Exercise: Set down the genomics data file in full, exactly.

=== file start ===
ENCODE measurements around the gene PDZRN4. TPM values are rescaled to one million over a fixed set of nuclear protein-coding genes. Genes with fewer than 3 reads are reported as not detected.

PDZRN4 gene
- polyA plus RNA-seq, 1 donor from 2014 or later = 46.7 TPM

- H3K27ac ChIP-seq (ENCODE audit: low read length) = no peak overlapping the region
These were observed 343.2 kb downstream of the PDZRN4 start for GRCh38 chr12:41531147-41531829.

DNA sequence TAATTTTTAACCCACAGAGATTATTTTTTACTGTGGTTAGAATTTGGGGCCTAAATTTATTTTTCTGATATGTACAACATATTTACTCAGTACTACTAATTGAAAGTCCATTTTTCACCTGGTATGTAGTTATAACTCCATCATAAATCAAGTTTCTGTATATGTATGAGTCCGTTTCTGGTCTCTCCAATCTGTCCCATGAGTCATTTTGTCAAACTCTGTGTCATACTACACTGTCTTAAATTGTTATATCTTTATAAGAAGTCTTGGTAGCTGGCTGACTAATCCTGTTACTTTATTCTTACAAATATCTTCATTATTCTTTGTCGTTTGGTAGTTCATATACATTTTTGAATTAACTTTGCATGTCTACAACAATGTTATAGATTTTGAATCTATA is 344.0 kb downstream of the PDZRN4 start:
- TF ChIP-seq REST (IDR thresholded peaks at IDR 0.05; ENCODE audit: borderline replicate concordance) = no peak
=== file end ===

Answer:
ENCODE measurements around the gene PDZRN4. TPM values are rescaled to one million over a fixed set of nuclear protein-coding genes. Genes with fewer than 3 reads are reported as not detected.

PDZRN4 gene
- polyA plus RNA-seq, 1 donor from 2014 or later = 46.7 TPM

- H3K27ac ChIP-seq (ENCODE audit: low read length) = no peak overlapping the region
These were observed 343.2 kb downstream of the PDZRN4 start for GRCh38 chr12:41531147-41531829.

DNA sequence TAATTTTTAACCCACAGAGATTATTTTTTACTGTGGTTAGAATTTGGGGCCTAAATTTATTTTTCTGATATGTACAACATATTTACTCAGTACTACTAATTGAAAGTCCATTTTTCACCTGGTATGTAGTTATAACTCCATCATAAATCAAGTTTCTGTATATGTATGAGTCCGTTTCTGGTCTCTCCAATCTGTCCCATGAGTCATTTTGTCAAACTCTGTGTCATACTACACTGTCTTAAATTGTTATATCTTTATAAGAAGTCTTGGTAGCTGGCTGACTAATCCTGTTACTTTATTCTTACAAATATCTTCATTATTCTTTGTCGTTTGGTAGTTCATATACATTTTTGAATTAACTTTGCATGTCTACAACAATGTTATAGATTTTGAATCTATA is 344.0 kb downstream of the PDZRN4 start:
- TF ChIP-seq REST (IDR thresholded peaks at IDR 0.05; ENCODE audit: borderline replicate concordance) = no peak